As the dust settles on one of the bitterest industrial disputes under the government of Tony Blair, many university lecturers find themselves reflecting not only on their 13.1 per cent pay rise - spread over three years - but also on some unwelcome discoveries they have made about their students.
We knew already that this generation felt almost no affinity with the politics of their predecessors in the 1970s and 1980s, or with such notions as free collective bargaining. What we did not recognise was the depth of the animosity some feel for these ideas.
To be fair, most students were shocked to find that many lecturers earned even less than school teachers, and the National Union of Students (NUS) backed the struggle for a pay rise.
As things turned out, however, students were caught up in the middle of the dispute, and, at its height, tens of thousands of them risked graduating with unclassified degrees or no degree at all.
Faced with this prospect, many students and their parents got angry, some of them very angry. But where was this anger directed? In general, not at university managements which had refused to negotiate for eight months, but with the lecturers and their unions, the AUT (Association of University Teachers) and Natfhe (National Association of Teachers of Further and Higher Education), which have merged to form the University and College Union.
Calls by the NUS for students to vent their frustration at the employers' association had far less appeal than the "give us our marks" campaigns and demonstrations directed against striking lecturers on a number of campuses.
No fewer than four virtual student societies opposing the strike were formed on the popular website Facebook (similar to MySpace but used largely by college students) at my university, York. Anti-union protesters were invited to join the No More AUT group, or for those who really wanted to let off steam, the AUT are Bastards group.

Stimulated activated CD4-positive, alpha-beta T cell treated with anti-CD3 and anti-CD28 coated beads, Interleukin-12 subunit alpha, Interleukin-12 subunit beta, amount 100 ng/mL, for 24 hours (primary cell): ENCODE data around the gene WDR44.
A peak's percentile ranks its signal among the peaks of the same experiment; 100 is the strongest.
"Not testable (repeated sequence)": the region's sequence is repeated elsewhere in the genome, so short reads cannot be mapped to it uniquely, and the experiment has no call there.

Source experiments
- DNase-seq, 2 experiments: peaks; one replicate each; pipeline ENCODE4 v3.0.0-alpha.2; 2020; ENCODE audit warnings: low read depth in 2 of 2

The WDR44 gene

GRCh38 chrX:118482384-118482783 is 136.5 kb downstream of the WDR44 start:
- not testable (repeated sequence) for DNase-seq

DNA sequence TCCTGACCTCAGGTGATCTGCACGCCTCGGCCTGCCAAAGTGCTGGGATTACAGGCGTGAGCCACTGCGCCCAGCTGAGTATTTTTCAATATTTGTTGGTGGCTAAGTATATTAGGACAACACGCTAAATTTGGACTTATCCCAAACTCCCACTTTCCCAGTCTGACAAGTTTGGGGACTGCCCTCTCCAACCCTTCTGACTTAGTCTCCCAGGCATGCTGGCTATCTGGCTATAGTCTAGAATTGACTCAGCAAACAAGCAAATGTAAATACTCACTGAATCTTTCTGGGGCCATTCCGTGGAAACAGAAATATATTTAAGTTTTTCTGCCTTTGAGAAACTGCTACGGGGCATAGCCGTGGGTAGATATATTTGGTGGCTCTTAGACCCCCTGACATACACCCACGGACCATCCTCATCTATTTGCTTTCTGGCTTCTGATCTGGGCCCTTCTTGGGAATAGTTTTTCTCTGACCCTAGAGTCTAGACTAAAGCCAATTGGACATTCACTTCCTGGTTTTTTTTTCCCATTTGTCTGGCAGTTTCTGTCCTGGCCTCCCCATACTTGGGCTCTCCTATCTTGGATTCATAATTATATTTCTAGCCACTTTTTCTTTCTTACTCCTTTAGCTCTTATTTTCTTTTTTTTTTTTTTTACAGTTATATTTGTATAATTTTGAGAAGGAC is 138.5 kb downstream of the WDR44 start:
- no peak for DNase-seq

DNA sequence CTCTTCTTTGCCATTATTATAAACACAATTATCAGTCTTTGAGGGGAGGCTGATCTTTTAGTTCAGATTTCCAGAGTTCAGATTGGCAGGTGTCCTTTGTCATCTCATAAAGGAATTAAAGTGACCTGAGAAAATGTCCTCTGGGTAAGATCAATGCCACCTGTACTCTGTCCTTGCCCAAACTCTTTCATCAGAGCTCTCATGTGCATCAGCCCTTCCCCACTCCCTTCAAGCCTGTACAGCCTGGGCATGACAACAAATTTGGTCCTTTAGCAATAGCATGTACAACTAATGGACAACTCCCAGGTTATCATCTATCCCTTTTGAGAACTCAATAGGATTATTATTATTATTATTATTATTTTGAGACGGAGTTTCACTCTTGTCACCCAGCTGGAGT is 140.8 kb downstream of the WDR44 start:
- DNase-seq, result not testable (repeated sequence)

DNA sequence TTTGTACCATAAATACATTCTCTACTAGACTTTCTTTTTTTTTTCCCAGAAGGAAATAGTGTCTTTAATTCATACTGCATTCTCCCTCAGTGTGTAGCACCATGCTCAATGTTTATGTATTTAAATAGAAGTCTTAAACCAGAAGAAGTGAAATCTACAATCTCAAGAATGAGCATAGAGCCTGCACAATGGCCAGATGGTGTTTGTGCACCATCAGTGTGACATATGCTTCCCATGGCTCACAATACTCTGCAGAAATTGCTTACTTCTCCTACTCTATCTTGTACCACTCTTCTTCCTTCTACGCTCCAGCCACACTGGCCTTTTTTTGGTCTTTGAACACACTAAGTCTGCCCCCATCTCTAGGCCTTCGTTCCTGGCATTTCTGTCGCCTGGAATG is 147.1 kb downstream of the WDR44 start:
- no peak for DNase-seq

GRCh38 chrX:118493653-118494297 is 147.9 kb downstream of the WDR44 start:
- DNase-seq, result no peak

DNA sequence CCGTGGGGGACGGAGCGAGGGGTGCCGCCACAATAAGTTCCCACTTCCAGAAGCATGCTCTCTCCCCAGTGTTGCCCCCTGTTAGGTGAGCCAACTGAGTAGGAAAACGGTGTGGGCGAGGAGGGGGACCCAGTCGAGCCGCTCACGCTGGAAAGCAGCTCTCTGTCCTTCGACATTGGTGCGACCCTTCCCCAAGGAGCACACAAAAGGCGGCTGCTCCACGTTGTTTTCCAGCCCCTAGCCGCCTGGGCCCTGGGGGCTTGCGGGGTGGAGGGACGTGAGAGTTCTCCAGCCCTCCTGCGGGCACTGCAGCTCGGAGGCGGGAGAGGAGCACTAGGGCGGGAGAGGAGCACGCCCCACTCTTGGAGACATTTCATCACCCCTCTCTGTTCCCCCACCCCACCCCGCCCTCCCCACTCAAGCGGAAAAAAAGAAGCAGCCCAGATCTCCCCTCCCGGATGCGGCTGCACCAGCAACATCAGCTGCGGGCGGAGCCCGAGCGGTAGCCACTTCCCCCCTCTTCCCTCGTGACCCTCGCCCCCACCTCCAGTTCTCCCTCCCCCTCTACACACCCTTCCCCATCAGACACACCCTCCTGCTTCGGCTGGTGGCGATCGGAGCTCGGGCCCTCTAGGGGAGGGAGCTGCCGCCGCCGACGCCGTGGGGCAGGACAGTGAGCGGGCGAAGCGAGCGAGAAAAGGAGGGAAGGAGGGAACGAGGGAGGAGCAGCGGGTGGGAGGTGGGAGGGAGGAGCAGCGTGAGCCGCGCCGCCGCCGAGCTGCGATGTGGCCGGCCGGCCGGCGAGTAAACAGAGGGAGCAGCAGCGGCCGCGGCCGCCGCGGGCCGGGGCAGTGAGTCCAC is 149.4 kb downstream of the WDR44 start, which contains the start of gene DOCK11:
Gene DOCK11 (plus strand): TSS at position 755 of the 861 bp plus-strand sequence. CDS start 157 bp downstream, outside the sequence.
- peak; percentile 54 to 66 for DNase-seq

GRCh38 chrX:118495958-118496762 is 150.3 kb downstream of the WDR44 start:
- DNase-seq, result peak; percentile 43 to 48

One social policy student thought our exam boycott was so outrageous, we should be "beheaded". Another published my mobile-phone number and encouraged students who thought they had been "fucked over" by the "lazy bastards" in AUT to give me a call.
Student union leaders at universities with some of the highest ex-public-school concentrations (Bristol, Exeter, Durham, St Andrews) have been at the forefront of the anti-NUS/AUT campaigns, and AUT colleagues have reported higher-than-average levels of animosity there.
The most vocally aggressive opponents of the strike on York's Facebook, I found, tended to come from fee-paying schools, to have Facebook friends at other posh universities and to be members of such campus groups as the Tory Club, the Countryside Alliance, the anti-EU Keep it in Brussels! group, the Boris Johnson Appreciation Society and the Porn Society. Within a few years of graduating most of them will, in all probability, earn more than a mid-career lecturer.
If the point of universities is to build greater civic consciousness, we who teach in them, and the people who run them, have clearly failed.